Advertisement
YOU ARE HERE: LAT HomeCollectionsPrisoners

Manson follower Susan Atkins is denied parole

A panel votes to deny Atkins' request for release on compassionate grounds. She is terminally ill, and doctors say she has months to live. She is serving a life sentence for the murder of Sharon Tate.

September 03, 2009|Richard Winton and Hector Becerra

For the second time in as many years, a state parole board voted unanimously Wednesday to deny one of Charles Manson's fiercest followers her request for a "compassionate release" so that she can die at home.

Convicted murderer Susan Atkins, 61, is terminally ill with cancer and has only months to live, doctors say. The issue of mercy has long haunted Atkins. Nearly 40 years ago, actress Sharon Tate begged the knife-wielding Atkins to spare her life and that of her unborn child.

"She asked me to let her baby live," Atkins told parole officials in 1993. "I told her I didn't have mercy for her."

On Wednesday night, the parole board meeting at the Central California Women's Facility in Chowchilla had little mercy for Atkins, who slept on a gurney for much of a hearing that began in the early afternoon.

It was the same result as last year when, despite the presence of a number of supporters, and the approval of the prosecutor who put her behind bars, the 12-member California Board of Parole unanimously voted to deny Atkins' release.

Atkins is serving a life sentence for the 1969 slaying of Tate, 26, who was 8 1/2 months pregnant, and musician Gary Hinman.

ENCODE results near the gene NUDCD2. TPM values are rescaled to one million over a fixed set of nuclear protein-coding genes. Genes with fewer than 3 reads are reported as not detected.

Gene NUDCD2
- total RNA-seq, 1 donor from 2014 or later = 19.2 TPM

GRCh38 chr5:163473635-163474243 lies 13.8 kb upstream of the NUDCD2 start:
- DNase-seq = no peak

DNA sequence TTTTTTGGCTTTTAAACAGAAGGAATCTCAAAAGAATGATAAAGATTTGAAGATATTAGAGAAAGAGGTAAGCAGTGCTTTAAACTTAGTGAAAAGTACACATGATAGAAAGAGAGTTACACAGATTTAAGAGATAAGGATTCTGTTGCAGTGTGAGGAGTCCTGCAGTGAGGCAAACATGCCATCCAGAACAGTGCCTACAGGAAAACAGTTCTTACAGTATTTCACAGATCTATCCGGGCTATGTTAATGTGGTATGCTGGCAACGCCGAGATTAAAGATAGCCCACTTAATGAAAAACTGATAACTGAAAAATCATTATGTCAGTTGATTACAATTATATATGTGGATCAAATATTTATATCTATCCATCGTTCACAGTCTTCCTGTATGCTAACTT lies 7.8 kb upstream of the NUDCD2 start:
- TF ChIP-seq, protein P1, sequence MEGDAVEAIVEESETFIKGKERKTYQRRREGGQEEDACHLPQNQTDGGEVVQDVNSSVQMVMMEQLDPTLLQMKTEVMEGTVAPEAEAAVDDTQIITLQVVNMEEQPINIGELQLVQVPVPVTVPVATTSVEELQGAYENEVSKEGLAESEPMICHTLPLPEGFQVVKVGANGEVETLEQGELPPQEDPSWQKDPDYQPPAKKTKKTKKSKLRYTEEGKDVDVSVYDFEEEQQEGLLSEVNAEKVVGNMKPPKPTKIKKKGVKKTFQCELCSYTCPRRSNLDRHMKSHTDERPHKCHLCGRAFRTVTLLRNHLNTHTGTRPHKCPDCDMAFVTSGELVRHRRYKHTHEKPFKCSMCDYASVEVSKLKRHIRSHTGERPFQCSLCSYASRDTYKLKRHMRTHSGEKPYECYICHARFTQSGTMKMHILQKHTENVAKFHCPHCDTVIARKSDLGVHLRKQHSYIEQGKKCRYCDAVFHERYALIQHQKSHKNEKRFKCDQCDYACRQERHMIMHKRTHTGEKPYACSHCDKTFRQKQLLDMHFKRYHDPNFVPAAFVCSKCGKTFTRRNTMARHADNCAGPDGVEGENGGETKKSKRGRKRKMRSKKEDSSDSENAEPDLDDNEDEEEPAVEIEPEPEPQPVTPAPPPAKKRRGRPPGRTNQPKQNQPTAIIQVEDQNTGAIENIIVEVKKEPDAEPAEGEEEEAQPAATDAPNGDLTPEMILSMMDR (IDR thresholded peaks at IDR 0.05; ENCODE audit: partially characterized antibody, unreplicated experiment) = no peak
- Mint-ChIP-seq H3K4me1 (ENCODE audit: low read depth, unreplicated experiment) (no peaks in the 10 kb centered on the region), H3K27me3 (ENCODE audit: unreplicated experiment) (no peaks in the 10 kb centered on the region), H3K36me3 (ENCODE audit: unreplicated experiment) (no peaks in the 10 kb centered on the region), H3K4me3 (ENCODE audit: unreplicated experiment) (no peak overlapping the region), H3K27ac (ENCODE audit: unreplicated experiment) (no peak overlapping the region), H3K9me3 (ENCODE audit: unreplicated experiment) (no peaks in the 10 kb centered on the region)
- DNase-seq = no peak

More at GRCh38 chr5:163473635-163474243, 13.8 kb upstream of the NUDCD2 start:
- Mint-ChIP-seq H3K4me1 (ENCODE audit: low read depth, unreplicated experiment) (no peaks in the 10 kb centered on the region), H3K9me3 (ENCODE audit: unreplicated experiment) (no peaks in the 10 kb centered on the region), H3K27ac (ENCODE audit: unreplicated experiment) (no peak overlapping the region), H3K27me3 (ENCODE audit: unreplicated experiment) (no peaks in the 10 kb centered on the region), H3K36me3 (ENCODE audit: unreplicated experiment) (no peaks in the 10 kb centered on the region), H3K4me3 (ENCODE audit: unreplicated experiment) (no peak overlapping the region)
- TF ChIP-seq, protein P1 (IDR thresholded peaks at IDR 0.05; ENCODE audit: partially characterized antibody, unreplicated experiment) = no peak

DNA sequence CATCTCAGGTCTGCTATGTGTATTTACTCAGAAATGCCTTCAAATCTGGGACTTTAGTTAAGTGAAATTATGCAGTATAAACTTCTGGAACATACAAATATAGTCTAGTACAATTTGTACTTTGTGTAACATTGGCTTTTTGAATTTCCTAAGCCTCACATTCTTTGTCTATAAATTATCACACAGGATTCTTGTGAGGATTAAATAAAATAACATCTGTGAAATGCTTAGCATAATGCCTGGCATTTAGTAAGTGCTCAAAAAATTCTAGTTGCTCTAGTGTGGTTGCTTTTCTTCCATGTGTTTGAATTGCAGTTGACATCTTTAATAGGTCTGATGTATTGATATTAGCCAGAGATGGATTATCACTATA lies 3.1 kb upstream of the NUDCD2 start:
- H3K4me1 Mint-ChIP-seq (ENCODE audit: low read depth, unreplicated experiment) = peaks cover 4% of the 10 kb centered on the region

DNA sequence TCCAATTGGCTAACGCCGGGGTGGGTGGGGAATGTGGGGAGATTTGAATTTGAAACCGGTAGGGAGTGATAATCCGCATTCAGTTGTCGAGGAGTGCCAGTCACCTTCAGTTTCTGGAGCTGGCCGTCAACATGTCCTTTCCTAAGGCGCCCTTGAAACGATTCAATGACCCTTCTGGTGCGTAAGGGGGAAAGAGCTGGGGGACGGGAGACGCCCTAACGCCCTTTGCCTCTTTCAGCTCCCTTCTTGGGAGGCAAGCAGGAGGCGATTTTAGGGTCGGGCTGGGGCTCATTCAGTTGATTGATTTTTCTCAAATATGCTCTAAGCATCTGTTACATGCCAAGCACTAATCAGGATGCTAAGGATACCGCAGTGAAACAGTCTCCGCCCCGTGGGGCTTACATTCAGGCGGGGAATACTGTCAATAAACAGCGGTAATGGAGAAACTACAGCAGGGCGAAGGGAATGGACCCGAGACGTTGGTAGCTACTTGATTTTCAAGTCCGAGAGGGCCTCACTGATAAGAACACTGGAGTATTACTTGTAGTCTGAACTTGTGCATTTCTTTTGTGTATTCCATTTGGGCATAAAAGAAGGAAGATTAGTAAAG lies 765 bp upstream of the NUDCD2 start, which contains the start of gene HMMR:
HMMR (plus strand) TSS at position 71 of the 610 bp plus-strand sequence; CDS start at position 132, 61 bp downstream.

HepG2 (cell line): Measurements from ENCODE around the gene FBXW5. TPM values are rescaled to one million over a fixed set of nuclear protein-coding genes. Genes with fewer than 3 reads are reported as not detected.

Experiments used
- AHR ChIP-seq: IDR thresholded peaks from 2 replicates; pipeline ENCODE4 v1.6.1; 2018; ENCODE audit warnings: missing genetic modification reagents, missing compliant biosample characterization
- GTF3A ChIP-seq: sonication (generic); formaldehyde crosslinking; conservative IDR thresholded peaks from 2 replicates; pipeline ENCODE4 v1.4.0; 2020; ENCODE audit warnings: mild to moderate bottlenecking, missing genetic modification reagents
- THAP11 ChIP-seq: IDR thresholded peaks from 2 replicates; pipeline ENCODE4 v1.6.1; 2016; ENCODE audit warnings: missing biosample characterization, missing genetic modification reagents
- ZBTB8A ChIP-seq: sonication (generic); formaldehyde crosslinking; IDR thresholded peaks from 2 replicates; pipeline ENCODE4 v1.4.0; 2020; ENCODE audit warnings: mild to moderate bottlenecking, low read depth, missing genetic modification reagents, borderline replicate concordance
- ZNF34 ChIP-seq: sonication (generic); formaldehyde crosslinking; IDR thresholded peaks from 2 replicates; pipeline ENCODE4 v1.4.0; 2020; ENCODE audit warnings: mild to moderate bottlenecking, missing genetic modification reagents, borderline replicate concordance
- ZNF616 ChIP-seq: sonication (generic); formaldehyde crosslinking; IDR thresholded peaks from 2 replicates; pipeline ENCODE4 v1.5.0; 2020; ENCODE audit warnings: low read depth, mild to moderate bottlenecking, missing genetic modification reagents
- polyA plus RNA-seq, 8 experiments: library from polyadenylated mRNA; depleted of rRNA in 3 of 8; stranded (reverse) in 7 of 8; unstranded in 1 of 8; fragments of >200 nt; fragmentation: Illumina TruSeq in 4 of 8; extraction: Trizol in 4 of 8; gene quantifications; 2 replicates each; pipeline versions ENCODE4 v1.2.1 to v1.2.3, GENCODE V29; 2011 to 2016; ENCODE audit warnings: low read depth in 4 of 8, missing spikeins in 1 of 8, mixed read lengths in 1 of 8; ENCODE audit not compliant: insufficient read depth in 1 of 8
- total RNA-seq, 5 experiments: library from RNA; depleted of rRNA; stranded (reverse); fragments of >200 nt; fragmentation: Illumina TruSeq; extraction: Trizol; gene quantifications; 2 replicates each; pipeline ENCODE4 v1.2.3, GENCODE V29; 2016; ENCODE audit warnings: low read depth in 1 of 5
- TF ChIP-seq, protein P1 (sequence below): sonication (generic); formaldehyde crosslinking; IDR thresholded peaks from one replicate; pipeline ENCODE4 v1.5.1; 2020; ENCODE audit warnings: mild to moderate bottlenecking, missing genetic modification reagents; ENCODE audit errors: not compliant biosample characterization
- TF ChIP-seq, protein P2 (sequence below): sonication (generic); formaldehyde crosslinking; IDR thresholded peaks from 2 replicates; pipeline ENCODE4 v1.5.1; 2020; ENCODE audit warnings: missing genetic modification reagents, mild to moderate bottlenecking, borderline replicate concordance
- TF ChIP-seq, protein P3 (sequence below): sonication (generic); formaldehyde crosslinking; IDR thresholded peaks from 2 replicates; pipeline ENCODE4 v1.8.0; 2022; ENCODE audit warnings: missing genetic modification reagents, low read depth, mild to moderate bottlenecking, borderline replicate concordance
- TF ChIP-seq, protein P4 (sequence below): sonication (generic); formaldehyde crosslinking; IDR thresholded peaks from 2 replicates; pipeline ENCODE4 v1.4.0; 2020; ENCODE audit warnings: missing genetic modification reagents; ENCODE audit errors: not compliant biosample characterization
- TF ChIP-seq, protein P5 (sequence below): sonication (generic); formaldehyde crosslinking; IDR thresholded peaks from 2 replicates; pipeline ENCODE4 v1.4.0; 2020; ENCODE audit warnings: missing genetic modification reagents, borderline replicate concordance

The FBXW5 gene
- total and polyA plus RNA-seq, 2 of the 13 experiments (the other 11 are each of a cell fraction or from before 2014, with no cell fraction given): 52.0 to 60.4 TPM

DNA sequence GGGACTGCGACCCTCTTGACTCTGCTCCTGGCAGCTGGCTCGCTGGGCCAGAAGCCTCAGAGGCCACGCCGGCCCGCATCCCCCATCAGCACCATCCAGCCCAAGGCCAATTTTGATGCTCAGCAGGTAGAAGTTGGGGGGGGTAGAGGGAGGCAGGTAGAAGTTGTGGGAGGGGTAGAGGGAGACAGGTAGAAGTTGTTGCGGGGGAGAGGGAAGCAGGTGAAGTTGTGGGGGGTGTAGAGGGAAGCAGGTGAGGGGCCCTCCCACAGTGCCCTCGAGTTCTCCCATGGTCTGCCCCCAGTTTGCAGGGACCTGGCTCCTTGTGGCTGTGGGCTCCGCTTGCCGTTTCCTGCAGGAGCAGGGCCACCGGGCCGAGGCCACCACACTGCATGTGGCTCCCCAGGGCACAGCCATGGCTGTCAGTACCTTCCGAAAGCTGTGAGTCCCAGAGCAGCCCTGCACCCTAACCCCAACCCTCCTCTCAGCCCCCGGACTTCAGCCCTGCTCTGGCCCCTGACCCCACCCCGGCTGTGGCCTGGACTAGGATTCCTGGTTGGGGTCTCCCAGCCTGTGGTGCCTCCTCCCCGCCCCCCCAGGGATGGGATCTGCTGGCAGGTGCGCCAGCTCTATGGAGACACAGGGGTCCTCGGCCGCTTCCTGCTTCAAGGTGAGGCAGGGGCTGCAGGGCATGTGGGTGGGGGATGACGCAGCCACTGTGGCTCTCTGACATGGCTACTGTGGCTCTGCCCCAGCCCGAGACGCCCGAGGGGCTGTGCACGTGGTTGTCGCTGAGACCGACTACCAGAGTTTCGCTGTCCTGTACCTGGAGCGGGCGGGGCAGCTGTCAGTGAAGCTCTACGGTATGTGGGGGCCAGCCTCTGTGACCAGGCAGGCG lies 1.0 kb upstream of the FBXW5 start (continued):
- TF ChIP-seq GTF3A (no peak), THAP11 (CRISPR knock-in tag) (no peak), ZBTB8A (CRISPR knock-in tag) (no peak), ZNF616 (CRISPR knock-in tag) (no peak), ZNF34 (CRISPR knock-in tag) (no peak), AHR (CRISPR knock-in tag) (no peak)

She has served 38 years in prison, longer than any other female in the state.

The victims' relatives and supporters opposed Atkins' release, saying she showed no mercy on Aug. 9, 1969, when she and other young followers of Charles Manson entered a hilltop Benedict Canyon home and murdered five people.

A former topless dancer who used to sing in her church choir, Atkins was one of Manson's most loyal disciples.

After fatally stabbing Tate, prosecutors said, Atkins tasted the actress' blood and used it to write "PIG" on the front door of the home.

During her trial, which took more than nine months, Atkins seemed to show no remorse and maintained utter devotion to Manson, whom she called "Jesus Christ," "the devil" and "the soul."

During sentencing, she taunted the court, saying, "You'd best lock your doors and watch your own kids."

Atkins is now considered a model prisoner known for helping others. She has been married to an Orange County attorney for the last 21 years.

In recent years, she was diagnosed with terminal brain cancer. One of her legs has been amputated and the other is paralyzed, authorities said.

Some of her supporters have argued that releasing Atkins would save the state substantial amounts of money in medical and prison expenses.

Former Manson prosecutor Vincent Bugliosi said it was time for the state to show Atkins mercy. He told The Times last month that it was wrong to say "just because Susan Atkins showed no mercy to her victims, we therefore are duty-bound to follow her inhumanity and show no mercy to her."

"She's already paid substantially for her crime, close to 40 years behind bars. She has terminal cancer. The mercy she was asking for is so minuscule. She's about to die. It's not like we're going to see her down at Disneyland," said Bugliosi, who wrote the best-selling book "Helter Skelter."

--

richard.winton@latimes.com

hector.becerra@latimes.com

Special correspondent Anne Ellis in Chowchilla contributed to this report.

Advertisement
Los Angeles Times Articles
|
|
|